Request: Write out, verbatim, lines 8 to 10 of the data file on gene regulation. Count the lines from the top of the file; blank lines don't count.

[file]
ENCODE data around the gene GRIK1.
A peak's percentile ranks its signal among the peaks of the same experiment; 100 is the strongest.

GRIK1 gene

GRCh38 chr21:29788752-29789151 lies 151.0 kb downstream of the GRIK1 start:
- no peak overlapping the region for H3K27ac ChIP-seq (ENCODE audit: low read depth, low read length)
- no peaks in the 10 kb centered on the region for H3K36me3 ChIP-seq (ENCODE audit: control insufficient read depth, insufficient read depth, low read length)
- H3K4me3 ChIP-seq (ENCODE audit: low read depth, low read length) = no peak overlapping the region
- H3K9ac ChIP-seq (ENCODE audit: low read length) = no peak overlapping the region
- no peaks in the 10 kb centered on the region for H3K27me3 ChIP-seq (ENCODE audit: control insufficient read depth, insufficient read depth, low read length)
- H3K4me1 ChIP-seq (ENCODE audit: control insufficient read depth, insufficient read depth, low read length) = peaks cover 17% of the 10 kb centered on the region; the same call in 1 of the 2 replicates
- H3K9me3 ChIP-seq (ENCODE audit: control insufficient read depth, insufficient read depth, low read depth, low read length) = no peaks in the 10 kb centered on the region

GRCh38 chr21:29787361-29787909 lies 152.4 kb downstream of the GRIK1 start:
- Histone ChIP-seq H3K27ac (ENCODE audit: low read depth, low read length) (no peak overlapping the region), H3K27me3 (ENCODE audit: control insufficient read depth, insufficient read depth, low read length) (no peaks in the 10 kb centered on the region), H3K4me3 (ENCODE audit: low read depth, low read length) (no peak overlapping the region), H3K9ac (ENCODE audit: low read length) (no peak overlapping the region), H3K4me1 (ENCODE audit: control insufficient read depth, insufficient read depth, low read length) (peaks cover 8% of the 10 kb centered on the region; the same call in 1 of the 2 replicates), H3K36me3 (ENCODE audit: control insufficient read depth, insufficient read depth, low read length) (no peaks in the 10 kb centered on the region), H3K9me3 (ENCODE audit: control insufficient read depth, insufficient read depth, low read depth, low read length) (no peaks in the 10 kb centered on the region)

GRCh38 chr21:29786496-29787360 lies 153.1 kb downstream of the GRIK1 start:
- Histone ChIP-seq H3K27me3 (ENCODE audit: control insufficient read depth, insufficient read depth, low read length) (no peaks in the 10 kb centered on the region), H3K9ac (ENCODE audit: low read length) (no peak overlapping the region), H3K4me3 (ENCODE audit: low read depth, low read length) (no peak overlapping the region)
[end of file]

- H3K9ac ChIP-seq (ENCODE audit: low read length) = no peak overlapping the region
- no peaks in the 10 kb centered on the region for H3K27me3 ChIP-seq (ENCODE audit: control insufficient read depth, insufficient read depth, low read length)
- H3K4me1 ChIP-seq (ENCODE audit: control insufficient read depth, insufficient read depth, low read length) = peaks cover 17% of the 10 kb centered on the region; the same call in 1 of the 2 replicates